To the authors’ knowledge, this is the first study of the economic impact of patent holdout, which is crucial to understanding the empirical reality, not only the theoretical potentiality. Continued research in this field will be helpful to provide companies and policymakers with better information on the direction and extent of patent holdout and holdup in support of policies that create more efficient markets for technology and greater social welfare from innovation.


I may have more to say about this one in a future post.

4. Jack Lu has published an article titled Introducing the LES Build-up Method to Determine Royalty Rates in the September 13 issue of IAM Magazine.  The article is behind a paywall, here.  The abstract (below) is on ssrn, and I understand that the paper will be too after October 13:

Royalty rate determination has been studied extensively over the years. Still, there are no quick answers for some of the questions encountered frequently in IP licensing and litigation. These include:


- When converting a nonexclusive license to an exclusive license, or vice versa, how should the royalty rate be adjusted accordingly?


- How can you determine a royalty rate for a patent license with mature technology based on the royalty rate in a previous license with early-stage technology in the same field?


- How much should you increase a royalty rate by when a patent licensee asks for additional IP such as trade secrets, know-how, designs or drawings?


This article introduces the build-up method for royalty rate determination developed by License Executives Society (LES) USA and Canada and illustrates how this method can be used to answer such pressing, critical questions in licensing and litigation.


Specifically, it will present the premiums or discounts associated with certain license features or parameters such as exclusivity, technology development stage, and IP types licensed, among others. It will then demonstrate how to apply the premiums or discounts in royalty rate determination when negotiating license agreements with or without certain parameters.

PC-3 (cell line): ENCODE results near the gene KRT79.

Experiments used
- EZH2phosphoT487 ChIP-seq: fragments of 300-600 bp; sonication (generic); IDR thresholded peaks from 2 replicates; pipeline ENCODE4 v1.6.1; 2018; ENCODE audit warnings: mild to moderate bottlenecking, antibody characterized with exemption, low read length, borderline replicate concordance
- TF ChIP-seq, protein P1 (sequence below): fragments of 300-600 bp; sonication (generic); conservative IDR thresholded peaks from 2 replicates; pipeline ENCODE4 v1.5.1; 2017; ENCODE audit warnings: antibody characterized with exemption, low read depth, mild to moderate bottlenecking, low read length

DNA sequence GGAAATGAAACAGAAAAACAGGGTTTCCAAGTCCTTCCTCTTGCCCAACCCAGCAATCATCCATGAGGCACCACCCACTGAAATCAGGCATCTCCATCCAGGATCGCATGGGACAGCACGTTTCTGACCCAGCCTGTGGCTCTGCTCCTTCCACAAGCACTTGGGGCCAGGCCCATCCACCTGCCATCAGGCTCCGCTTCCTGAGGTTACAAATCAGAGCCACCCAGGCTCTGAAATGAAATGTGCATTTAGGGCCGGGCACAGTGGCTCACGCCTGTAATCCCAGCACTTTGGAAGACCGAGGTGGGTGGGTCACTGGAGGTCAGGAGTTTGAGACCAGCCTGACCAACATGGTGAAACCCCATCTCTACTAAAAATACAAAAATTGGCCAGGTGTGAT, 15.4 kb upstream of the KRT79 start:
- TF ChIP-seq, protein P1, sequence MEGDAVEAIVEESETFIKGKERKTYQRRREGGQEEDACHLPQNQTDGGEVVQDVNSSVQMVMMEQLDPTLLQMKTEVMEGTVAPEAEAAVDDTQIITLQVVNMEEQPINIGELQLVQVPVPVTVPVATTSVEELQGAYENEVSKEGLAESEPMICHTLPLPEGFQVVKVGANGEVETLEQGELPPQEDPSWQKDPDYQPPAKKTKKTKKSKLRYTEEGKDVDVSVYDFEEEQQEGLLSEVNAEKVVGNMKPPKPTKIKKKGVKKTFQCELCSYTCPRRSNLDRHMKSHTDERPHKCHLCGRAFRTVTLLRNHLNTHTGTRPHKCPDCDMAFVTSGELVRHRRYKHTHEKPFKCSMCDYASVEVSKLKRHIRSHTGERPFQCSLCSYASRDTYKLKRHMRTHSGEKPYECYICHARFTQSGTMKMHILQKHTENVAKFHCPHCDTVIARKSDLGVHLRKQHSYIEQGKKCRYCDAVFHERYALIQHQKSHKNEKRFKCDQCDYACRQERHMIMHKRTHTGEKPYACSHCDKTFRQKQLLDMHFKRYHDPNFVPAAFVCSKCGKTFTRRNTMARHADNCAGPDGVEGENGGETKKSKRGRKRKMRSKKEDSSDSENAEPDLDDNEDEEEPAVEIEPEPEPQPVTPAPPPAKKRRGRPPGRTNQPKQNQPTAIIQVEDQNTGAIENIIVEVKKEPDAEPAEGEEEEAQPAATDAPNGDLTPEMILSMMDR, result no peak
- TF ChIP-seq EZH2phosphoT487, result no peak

The analysis will also describe the steps that employ the LES build-up method to decompose a royalty rate from a “good, yet imperfect, comparable” (in the words of the IRS) license to identify and quantify the value contributions of various parameters of the license. The quantified value contribution of each parameter will then be used to calculate a comparable royalty rate for the license agreement to be negotiated based on the specific parameters.


Finally, the article will discuss further adjustments needed to conclude a reasonable royalty rate.

5.  Victor Vaibhav Tandon and Ashwini Siwal have published a paper titled SEP Litigations & Issues in Determining FRAND License, 28 J. Intell. Prop. Rts. 438 (2023).  Here is a link, and here is the abstract: 

Lately, there have been several multi-jurisdiction litigations involving SEPs. In large part this is because of the complexity of executing FRAND licenses for SEP portfolios. This work focuses on, and explains, some of the issues that arise in the context of FRAND licensing- including, the problem of over-declaration by SEP holders, the possibility of patent hold-out, difficulties associated in court determination of terms of a global FRAND license for SEP portfolios, lack of awareness regarding the nuances of SEP/FRAND space, and the intrinsic informational imbalances that exist in any FRAND negotiation. The issues discussed here are by no means exhaustive and many of them do not have easy answers.